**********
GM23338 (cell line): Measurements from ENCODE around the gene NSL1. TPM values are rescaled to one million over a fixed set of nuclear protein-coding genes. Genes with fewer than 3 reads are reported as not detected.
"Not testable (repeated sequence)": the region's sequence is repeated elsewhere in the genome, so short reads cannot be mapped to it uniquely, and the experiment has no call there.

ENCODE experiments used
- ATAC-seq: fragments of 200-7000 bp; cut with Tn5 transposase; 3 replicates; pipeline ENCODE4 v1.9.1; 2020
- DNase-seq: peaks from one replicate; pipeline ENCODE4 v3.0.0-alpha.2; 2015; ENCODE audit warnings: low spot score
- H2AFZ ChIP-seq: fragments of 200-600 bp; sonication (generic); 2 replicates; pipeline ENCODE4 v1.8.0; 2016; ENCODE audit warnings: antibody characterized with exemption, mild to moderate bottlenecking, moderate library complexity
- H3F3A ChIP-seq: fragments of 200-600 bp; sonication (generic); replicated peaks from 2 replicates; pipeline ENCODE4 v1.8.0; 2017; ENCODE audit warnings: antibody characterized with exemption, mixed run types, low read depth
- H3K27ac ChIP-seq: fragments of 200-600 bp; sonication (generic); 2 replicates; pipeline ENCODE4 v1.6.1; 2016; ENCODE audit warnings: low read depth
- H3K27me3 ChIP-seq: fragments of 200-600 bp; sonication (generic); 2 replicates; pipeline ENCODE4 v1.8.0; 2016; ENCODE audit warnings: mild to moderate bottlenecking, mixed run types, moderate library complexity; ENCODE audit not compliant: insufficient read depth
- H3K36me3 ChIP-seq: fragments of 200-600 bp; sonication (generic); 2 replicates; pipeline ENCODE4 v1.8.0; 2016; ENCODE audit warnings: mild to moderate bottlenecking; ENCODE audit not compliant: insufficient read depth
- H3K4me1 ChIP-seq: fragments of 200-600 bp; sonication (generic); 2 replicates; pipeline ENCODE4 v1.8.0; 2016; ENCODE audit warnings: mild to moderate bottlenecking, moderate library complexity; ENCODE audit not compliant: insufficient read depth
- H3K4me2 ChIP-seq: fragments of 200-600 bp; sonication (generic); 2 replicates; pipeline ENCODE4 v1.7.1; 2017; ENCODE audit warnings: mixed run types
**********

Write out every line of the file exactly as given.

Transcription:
GM23338 (cell line): Measurements from ENCODE around the gene NSL1. TPM values are rescaled to one million over a fixed set of nuclear protein-coding genes. Genes with fewer than 3 reads are reported as not detected.
"Not testable (repeated sequence)": the region's sequence is repeated elsewhere in the genome, so short reads cannot be mapped to it uniquely, and the experiment has no call there.

ENCODE experiments used
- ATAC-seq: fragments of 200-7000 bp; cut with Tn5 transposase; 3 replicates; pipeline ENCODE4 v1.9.1; 2020
- DNase-seq: peaks from one replicate; pipeline ENCODE4 v3.0.0-alpha.2; 2015; ENCODE audit warnings: low spot score
- H2AFZ ChIP-seq: fragments of 200-600 bp; sonication (generic); 2 replicates; pipeline ENCODE4 v1.8.0; 2016; ENCODE audit warnings: antibody characterized with exemption, mild to moderate bottlenecking, moderate library complexity
- H3F3A ChIP-seq: fragments of 200-600 bp; sonication (generic); replicated peaks from 2 replicates; pipeline ENCODE4 v1.8.0; 2017; ENCODE audit warnings: antibody characterized with exemption, mixed run types, low read depth
- H3K27ac ChIP-seq: fragments of 200-600 bp; sonication (generic); 2 replicates; pipeline ENCODE4 v1.6.1; 2016; ENCODE audit warnings: low read depth
- H3K27me3 ChIP-seq: fragments of 200-600 bp; sonication (generic); 2 replicates; pipeline ENCODE4 v1.8.0; 2016; ENCODE audit warnings: mild to moderate bottlenecking, mixed run types, moderate library complexity; ENCODE audit not compliant: insufficient read depth
- H3K36me3 ChIP-seq: fragments of 200-600 bp; sonication (generic); 2 replicates; pipeline ENCODE4 v1.8.0; 2016; ENCODE audit warnings: mild to moderate bottlenecking; ENCODE audit not compliant: insufficient read depth
- H3K4me1 ChIP-seq: fragments of 200-600 bp; sonication (generic); 2 replicates; pipeline ENCODE4 v1.8.0; 2016; ENCODE audit warnings: mild to moderate bottlenecking, moderate library complexity; ENCODE audit not compliant: insufficient read depth
- H3K4me2 ChIP-seq: fragments of 200-600 bp; sonication (generic); 2 replicates; pipeline ENCODE4 v1.7.1; 2017; ENCODE audit warnings: mixed run types